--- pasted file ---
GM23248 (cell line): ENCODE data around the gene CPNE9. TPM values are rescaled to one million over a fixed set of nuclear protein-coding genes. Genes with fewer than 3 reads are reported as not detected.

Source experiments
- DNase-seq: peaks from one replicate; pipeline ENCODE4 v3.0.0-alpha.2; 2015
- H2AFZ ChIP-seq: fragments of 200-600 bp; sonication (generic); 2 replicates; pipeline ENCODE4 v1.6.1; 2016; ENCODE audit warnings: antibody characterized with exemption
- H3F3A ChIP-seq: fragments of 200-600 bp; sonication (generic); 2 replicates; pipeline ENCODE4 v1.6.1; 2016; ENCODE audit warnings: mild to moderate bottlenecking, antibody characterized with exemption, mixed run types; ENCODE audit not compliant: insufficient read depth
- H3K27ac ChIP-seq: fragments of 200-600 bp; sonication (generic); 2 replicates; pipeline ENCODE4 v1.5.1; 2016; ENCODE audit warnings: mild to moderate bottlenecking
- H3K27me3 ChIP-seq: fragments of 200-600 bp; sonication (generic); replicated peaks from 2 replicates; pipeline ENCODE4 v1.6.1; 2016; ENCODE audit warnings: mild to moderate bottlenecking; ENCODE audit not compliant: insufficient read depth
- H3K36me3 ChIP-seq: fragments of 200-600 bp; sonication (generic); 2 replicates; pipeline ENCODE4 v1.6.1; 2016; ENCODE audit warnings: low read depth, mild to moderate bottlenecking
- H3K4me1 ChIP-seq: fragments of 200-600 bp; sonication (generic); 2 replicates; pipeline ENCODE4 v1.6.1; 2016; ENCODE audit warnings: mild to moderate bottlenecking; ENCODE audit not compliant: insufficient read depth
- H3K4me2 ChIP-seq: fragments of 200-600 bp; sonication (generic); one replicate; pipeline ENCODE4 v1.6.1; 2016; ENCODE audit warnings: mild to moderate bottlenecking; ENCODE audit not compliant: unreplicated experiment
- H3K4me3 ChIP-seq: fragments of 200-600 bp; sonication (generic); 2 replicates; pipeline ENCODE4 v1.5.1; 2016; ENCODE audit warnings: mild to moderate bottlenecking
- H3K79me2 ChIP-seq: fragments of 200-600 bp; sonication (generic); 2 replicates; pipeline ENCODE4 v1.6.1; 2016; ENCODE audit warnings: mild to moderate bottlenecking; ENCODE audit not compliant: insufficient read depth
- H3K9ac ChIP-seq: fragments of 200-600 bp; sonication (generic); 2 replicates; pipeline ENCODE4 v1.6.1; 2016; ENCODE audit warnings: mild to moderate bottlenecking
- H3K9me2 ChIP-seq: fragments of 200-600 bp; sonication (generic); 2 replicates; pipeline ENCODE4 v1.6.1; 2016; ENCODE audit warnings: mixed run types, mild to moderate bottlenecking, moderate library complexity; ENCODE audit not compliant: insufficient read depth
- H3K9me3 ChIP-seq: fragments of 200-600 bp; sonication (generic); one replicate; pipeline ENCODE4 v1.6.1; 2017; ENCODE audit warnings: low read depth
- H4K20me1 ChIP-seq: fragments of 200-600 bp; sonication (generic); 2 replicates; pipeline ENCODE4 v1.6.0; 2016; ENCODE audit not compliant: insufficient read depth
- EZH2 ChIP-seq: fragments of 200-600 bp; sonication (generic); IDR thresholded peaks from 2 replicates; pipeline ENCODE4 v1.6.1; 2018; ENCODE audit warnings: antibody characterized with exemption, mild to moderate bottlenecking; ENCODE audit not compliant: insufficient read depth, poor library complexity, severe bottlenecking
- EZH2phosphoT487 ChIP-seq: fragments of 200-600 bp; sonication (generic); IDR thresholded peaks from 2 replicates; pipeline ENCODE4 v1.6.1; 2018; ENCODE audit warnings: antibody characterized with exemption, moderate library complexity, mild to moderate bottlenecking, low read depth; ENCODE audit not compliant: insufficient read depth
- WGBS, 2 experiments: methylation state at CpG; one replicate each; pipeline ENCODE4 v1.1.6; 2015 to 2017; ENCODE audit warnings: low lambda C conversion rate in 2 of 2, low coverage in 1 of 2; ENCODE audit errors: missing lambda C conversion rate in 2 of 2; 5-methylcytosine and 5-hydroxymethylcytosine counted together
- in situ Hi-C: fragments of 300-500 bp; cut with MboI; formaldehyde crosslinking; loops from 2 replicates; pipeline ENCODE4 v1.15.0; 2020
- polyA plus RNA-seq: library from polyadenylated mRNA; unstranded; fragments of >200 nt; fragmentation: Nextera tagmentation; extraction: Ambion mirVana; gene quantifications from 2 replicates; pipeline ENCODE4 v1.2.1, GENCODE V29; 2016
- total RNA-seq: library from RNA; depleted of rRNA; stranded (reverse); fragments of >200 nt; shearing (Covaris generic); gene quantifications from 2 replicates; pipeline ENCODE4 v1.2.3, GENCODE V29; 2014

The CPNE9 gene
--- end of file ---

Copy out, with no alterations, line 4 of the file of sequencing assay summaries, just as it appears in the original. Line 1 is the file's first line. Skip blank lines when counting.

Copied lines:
- H2AFZ ChIP-seq: fragments of 200-600 bp; sonication (generic); 2 replicates; pipeline ENCODE4 v1.6.1; 2016; ENCODE audit warnings: antibody characterized with exemption